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The Farm Bill works for birds — and needs your help

Farm Bill
Henslow’s Sparrow is one species that benefits from the Farm Bill. Photo by Jim Buescher

Farms, especially large single-crop fields, do not always make great bird habitat, but that doesn’t mean that farmland is devoid of birds. Certain parts of a farmer’s land may not be ideal for growing crops, so it may be left alone, making it attractive to birds and other wildlife.

The conservationists behind the annual State of the Birds reports believe that agricultural lands are so important for birds that they’re using the 2017 report to highlight the role the federal Farm Bill plays in bird conservation.

“The Farm Bill secures important habitat for more than 100 bird species and is America’s largest source of funding for habitat conservation on private lands,” the report says. The bill allocates approximately $6 billion per year in conservation funding, said Andrew Schmidt of the Association of Fish and Wildlife Agencies.

As the 2018 Farm Bill is debated for reauthorization in Congress, the report calls attention to the benefits of investing in conservation on private lands, which make up nearly 70 percent of the land area in the contiguous United States.

“For more than 20 years, the Farm Bill has provided widespread conservation benefits for our nation’s farmers, ranchers, sportsmen and all who enjoy clean drinking water, flood protection, and healthy wildlife populations,” said Ducks Unlimited chief scientist Tom Moorman. “Millions of acres of working lands are conserved through Farm Bill conservation programs that ensure long-term sustainability and productivity of the land that supports waterfowl and many other species of fish and wildlife.”

It’s a striking record of success. Before 1990, for instance, wetland birds and waterfowl were on the decline, trending downward by 10 percent a year. Since wetland easements were added to the Farm Bill, those populations have soared 51 percent.


Grasslands and forest birds have benefited as well. “There’s no doubt that the Farm Bill’s conservation provisions have helped to stabilize populations of grassland birds, which had suffered a nearly 50 percent drop before grassland easements were introduced in 2003,” said Kenneth V. Rosenberg of the Cornell Lab of Ornithology, and the report’s team leader. “Since that time, we’ve seen an encouraging 3 percent increase in numbers.” The report documents a similar turnaround in forest bird populations, which had dropped 19 percent before the Farm Bill’s Forestry Title was introduced in 1990.

Henslow’s Sparrow is a good example. The small Midwestern bird with chestnut-colored wings favors weedy meadows and other fields and has declined throughout its range. The Farm Bill’s Conservation Reserve Program (CRP) pays farmers to set aside lands for conservation purposes. “In Illinois farm counties with the highest CRP sign-up rates, spring bird counts for Henslow’s Sparrows are 25 times greater now than they were before CRP,” the report says.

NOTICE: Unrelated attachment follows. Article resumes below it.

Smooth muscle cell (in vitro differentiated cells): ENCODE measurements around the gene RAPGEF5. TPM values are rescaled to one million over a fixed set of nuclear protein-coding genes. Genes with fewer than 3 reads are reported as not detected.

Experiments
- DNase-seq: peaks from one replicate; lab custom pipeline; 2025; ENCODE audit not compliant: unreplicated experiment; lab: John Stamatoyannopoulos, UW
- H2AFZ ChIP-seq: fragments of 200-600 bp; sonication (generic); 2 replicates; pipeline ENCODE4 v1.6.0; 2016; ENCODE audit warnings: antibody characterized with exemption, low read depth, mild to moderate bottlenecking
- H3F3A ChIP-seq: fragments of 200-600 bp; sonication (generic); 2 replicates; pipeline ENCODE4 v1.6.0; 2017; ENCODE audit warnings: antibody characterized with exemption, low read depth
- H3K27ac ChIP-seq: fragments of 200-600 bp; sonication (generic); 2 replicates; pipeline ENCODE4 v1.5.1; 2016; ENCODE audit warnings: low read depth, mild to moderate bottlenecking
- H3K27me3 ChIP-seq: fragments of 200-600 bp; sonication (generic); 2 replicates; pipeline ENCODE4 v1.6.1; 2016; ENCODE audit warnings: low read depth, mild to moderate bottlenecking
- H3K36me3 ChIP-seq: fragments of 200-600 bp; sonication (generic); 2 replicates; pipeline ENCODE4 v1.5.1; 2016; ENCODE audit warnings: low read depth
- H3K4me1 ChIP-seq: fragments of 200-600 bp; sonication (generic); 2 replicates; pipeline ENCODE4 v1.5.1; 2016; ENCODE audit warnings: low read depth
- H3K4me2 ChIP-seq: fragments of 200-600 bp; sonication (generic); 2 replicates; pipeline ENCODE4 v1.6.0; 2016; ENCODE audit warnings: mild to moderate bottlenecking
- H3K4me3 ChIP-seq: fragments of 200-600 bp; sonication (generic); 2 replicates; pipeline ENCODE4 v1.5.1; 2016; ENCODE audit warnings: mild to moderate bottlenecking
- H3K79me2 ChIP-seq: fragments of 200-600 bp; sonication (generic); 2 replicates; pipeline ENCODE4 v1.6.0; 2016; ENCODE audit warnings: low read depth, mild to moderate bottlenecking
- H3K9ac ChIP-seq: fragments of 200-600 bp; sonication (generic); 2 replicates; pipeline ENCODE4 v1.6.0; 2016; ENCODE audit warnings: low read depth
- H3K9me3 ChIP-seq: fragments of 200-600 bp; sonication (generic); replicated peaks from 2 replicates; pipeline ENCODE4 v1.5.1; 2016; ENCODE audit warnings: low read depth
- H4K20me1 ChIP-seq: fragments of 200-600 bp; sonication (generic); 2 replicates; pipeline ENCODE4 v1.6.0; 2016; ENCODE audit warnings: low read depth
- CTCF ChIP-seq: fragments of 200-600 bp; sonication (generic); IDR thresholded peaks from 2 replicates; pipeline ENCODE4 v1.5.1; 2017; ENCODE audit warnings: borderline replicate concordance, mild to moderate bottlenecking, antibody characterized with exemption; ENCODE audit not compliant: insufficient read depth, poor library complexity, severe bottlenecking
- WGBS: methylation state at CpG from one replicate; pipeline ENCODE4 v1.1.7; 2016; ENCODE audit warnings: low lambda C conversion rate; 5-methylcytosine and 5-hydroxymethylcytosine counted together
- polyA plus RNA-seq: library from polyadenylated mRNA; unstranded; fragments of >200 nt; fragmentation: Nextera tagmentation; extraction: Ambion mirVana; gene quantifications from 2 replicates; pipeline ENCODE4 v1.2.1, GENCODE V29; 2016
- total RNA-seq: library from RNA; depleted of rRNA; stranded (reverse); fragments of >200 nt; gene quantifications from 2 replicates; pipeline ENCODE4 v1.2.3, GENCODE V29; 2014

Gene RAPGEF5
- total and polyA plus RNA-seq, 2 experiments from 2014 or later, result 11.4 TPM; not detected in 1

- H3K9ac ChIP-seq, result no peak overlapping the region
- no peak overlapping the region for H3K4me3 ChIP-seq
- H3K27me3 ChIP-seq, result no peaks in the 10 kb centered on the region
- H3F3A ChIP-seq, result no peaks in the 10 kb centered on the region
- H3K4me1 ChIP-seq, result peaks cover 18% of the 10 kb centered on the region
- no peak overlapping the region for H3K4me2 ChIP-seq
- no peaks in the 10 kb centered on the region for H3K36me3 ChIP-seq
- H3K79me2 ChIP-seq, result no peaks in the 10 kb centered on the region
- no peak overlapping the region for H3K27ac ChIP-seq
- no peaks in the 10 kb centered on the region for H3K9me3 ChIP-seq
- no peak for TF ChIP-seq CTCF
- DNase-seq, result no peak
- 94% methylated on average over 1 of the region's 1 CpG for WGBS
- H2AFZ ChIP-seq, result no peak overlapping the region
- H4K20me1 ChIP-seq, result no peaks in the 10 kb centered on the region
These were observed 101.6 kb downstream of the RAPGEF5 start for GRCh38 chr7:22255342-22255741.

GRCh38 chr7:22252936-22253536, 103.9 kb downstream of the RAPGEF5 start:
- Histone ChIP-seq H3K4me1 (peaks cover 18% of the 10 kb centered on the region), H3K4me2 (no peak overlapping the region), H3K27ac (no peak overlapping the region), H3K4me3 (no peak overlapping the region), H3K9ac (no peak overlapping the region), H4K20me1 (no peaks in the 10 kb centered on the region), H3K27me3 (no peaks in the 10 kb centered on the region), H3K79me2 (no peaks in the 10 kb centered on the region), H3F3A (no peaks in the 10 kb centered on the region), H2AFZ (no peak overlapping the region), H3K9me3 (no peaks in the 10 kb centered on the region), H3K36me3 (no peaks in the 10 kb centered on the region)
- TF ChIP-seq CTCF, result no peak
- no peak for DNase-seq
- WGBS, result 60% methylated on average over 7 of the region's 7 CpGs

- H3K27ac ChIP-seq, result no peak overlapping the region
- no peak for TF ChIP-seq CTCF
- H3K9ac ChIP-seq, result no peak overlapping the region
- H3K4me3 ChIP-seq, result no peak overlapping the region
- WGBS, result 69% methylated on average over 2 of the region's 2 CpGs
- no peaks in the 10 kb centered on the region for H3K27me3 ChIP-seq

Rosenberg noted that after CRP funds were reduced in the most recent Farm Bill, the sparrow’s population declined because lands that had been set aside for conservation went back into production of corn or other crops.


The challenge, which conservationists explained in a conference call with reporters Wednesday, is to help Congress see the value in the bill’s effects on birds. The most recent Farm Bill, authorized in 2014, cut funds for the bill’s programs by $4 billion over 10 years, Schmidt said.

State of the Birds 2017 identifies four top conservation priorities for the 2018 Farm Bill:

  • increase funding for the voluntary, incentive-based conservation programs that support farmers and ranchers financially while also supporting our natural infrastructure of grasslands and wetlands;
  • improve the impact of Farm Bill conservation programs on priority wildlife species, drawing on input from individual states;
  • enhance Farm Bill public-private partnerships. Partner biologist positions hold the key to matching landowners with conservation programs that best fit the landowners’ wildlife and land-use goals; and
  • support the use of science, including monitoring and evaluation of Farm Bill conservation programs over time, to maximize the bill’s effectiveness and return on investment.

Rosenberg and his team are planning to advocate for the bill on Capitol Hill and at meetings of biologists and other wildlife professionals. And they are encouraging birders and others who value wildlife to contact their representatives in Congress to explain why Farm Bill conservation programs are important.

“Birds, birdwatching, and bird hunting are core American values,” Rosenberg said, adding that the desire for increased funding should by a bipartisan view.


Although the current Farm Bill doesn’t expire until September 2018, the next version of the bill is being debated and written now, so the authors of the State of the Birds report say birders shouldn’t wait to contact their representatives. — Matt Mendenhall, Senior Editor


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